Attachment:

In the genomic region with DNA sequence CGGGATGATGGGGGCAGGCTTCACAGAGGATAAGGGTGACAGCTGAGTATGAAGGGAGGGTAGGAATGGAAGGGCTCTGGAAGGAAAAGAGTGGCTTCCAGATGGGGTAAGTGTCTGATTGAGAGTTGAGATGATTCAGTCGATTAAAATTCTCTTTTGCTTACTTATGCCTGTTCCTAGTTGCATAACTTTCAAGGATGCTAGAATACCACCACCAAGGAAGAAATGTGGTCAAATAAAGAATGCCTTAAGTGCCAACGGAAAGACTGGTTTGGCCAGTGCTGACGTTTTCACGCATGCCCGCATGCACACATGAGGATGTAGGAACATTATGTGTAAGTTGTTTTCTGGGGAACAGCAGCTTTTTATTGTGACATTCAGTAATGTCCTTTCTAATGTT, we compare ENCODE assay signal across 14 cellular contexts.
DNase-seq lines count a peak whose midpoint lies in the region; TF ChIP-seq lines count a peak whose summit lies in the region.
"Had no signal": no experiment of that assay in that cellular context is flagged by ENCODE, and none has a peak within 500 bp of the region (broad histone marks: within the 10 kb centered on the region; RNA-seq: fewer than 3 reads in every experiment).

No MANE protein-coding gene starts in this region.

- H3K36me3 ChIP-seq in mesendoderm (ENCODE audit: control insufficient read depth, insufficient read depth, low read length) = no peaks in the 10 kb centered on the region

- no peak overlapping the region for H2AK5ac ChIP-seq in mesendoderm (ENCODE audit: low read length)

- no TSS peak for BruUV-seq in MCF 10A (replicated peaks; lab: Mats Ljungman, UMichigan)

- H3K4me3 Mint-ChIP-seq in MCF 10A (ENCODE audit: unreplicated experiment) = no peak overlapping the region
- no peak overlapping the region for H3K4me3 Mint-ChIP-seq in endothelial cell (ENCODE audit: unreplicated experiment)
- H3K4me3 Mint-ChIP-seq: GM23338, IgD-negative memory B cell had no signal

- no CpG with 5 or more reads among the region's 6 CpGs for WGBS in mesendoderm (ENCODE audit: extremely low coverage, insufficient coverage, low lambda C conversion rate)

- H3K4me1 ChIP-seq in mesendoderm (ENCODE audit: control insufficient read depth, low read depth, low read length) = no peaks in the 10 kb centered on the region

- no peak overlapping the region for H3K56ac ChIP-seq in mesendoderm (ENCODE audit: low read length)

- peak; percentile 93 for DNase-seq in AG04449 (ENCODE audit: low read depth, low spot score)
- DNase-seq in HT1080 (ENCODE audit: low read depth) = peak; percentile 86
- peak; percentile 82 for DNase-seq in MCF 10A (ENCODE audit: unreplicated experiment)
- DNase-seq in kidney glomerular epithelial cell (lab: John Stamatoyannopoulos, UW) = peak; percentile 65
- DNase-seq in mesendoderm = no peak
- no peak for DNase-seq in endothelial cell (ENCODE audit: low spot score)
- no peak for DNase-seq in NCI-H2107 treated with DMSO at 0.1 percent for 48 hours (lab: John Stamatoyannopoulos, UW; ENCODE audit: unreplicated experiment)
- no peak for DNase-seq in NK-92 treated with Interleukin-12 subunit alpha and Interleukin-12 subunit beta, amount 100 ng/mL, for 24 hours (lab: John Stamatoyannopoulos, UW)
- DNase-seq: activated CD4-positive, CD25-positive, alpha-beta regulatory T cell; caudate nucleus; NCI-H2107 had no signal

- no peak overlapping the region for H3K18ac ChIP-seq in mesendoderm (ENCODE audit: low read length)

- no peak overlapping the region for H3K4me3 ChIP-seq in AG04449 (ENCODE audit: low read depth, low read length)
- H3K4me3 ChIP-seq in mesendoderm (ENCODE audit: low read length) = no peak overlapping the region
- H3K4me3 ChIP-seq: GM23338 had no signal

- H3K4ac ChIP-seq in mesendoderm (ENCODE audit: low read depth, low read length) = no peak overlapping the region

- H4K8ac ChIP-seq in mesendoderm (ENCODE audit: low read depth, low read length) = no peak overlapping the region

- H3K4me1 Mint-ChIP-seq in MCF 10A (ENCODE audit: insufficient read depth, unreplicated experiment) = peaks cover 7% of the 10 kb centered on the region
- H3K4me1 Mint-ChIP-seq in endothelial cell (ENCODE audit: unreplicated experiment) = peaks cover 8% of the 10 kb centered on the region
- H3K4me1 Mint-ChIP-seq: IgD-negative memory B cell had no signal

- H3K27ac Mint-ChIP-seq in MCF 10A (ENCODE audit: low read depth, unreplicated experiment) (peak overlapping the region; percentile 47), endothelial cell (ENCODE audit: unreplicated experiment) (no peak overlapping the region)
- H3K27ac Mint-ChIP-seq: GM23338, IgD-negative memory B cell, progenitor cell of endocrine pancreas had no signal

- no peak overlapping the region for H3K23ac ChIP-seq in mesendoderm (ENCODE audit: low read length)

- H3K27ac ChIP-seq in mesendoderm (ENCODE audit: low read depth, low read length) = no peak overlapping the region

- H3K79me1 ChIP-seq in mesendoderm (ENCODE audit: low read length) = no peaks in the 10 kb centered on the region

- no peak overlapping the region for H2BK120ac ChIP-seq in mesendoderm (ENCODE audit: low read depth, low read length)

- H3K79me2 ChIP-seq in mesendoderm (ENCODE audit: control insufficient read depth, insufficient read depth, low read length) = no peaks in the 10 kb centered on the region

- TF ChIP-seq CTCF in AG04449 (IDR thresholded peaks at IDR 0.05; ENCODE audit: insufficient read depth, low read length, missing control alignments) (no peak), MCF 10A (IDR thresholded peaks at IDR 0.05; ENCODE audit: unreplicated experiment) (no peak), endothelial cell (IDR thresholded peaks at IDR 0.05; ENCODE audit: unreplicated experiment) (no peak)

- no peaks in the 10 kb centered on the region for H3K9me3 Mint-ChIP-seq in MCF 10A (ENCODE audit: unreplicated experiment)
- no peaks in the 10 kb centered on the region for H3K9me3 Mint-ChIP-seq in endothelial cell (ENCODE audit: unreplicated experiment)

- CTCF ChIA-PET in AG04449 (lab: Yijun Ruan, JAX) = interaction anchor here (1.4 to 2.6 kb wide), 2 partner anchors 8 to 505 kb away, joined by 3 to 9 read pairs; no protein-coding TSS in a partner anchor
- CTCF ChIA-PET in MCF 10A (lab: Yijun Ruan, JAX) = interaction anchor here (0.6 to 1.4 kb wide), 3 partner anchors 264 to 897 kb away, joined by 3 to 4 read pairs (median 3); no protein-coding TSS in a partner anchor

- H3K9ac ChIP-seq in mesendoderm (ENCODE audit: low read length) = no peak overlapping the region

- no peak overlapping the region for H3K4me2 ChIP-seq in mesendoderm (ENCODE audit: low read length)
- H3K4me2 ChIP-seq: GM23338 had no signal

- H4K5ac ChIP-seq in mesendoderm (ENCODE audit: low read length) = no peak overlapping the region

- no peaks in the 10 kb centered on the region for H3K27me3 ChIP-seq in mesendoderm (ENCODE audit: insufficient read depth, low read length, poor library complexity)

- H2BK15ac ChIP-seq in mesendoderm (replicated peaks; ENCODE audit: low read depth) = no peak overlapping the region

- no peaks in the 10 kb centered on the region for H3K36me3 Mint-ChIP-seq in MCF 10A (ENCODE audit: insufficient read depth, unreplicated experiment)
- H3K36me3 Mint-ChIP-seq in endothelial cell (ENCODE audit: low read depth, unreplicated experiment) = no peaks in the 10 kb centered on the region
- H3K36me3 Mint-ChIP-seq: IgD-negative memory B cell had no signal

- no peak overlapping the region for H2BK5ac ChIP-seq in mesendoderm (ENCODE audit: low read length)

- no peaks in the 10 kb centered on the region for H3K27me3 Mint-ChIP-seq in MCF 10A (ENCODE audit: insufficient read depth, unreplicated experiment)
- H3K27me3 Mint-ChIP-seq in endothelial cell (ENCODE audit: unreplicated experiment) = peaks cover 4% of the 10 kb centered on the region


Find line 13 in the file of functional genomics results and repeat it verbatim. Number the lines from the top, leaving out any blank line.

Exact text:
- no peak overlapping the region for H3K56ac ChIP-seq in mesendoderm (ENCODE audit: low read length)